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Stakeholders seek greater investment in early child education for quality output | The Guardian Nigeria News

Stakeholders in the education sector have advocated investment in early education for children to achieve improved quality output and create a better society for all.

This was the summary of the conversations at the monthly edition of EdTech Mondays, with the theme, “Technology for Ed: Is it ever too early?”

The monthly roundtable session, an initiative of the MasterCard Foundation, in partnership with Co-Creation Hub, which was held virtually, featured panelists including the co-founder of Onebillion, James Stuart, founder of One African Child, Victoria Ibiwoye and a researcher cum senior teacher with Oyo State Teaching Service Commission, Dr. Oluwaseun Lawal.

The session was moderated by a social engineering practitioner, Joyce Daniel. Ibiwoye explained that although education is still essentially free at the elementary level in Nigeria, there is still a massive divide in the number of out-of-school children.

Emphasizing the role of technology in providing quality education at the developmental stage, Ibiwoye urged stakeholders to invest in early childhood education to have a better future.

She said: “Technology has redefined the way we live in the last two years. It’s important we started to focus our attention on how well education can prepare today’s learners for an unprecedented future. ”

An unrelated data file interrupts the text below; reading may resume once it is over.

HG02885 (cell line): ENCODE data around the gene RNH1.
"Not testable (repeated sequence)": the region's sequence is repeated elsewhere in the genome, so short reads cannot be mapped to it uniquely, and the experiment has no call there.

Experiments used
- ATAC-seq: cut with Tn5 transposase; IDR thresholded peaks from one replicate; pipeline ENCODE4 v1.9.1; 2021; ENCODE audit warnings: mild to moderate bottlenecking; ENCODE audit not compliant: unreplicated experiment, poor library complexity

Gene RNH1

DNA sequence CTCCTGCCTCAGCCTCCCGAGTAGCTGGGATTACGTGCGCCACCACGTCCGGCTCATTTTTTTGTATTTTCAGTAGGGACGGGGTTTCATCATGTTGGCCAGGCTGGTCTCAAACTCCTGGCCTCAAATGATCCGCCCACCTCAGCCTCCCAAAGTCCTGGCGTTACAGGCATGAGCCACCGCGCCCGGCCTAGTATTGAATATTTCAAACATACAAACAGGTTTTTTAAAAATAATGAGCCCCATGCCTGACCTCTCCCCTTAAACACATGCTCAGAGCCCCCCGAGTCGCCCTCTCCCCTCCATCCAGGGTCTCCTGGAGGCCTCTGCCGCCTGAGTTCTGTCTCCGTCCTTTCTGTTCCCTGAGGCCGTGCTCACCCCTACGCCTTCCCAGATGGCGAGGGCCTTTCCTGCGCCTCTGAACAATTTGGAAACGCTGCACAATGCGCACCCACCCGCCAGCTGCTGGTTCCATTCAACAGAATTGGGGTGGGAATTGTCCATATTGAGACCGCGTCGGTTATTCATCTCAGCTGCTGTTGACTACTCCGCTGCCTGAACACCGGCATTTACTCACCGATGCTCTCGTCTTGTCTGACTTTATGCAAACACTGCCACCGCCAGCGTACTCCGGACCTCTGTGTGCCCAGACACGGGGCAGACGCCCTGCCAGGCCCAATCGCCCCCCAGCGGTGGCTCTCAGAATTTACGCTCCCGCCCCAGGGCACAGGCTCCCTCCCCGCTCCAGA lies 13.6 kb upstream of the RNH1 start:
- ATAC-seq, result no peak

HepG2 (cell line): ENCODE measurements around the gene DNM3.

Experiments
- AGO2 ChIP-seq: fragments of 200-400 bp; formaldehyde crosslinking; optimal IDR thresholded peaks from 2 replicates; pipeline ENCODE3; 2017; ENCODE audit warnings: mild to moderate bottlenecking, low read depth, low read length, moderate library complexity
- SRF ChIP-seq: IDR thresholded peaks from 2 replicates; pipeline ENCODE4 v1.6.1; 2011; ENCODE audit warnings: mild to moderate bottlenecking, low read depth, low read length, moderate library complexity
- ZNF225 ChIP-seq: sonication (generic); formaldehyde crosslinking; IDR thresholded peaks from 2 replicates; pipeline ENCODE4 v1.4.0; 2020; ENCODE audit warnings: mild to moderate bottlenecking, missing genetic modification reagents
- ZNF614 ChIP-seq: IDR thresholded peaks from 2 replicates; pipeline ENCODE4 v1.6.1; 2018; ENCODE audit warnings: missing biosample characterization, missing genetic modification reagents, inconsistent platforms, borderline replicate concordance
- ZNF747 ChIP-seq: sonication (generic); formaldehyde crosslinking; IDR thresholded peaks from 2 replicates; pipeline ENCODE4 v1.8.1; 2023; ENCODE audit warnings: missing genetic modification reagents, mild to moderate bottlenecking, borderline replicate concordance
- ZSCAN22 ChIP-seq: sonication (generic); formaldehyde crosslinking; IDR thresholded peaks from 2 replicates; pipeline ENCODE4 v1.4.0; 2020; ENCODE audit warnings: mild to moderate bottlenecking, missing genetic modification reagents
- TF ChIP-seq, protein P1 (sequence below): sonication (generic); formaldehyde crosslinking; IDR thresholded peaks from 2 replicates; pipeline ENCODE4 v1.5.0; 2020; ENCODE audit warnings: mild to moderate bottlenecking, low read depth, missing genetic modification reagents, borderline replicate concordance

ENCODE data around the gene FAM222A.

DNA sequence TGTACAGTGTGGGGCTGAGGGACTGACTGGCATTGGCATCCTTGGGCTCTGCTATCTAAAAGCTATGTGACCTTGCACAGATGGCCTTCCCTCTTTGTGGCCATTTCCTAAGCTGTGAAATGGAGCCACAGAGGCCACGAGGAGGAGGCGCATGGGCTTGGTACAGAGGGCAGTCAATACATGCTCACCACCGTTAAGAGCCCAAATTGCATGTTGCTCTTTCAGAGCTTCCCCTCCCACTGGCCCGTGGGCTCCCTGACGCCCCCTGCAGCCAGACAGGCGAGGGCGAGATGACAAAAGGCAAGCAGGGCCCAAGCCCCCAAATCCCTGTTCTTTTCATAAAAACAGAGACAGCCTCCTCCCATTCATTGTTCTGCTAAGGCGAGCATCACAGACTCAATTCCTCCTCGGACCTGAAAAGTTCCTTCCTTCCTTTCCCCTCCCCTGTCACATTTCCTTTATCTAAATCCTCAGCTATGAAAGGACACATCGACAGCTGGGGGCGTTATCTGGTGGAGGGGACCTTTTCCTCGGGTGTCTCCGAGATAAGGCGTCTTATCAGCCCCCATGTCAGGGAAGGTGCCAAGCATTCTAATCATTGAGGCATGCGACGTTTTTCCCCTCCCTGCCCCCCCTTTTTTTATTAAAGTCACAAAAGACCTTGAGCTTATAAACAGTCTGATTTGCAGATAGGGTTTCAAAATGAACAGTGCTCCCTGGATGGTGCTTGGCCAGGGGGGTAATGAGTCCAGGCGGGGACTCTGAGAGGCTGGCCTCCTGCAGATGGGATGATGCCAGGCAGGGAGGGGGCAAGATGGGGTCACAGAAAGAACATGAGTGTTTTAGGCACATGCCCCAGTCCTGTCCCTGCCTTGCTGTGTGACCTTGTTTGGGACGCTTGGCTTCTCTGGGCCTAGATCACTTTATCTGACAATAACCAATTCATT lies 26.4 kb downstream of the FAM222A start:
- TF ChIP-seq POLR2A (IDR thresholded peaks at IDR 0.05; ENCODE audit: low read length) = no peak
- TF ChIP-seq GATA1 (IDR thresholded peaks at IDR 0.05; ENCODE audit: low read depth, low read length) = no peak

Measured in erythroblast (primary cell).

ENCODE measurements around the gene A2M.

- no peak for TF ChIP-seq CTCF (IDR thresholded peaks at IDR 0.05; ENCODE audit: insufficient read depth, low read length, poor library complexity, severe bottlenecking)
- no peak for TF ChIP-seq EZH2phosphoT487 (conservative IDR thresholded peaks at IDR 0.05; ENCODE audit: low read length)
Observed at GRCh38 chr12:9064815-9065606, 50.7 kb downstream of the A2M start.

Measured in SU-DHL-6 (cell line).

While discussing the significance of tailor-based learning for vulnerable children, she advised stakeholders to invest in quality education responsive to their unique needs.

According to her, it is important to focus on trauma-based learning in addressing some of the internal and external conflicts that children in refugee camps have had to go through, instead of doing the usual of getting them back to school.

In his contribution, Stuart, who has been involved in education technology space in several African countries, admitted that there are a lot of gaps in early childhood education in Nigeria, which, if left unaddressed, could pose a threat to the real available opportunities.

“The gaps include lack of supervision, mother tongue materials, control and funding. Stakeholders must develop child-focused and practical education technology tools to support children’s socio-emotional needs and build their cognitive skills, ”he said.

Lawal also agreed that gaps still exist in early childhood education in Nigeria, as only a few states within the federation are practicing it.

She restated the need for stakeholders to invest in quality education at that level to prevent higher education from being thrown into a shambles.

She also emphasized the importance of training and policy implementation for both teachers and government, adding that investment in education technology space should be devoted more to early childhood learning for improved outcomes.

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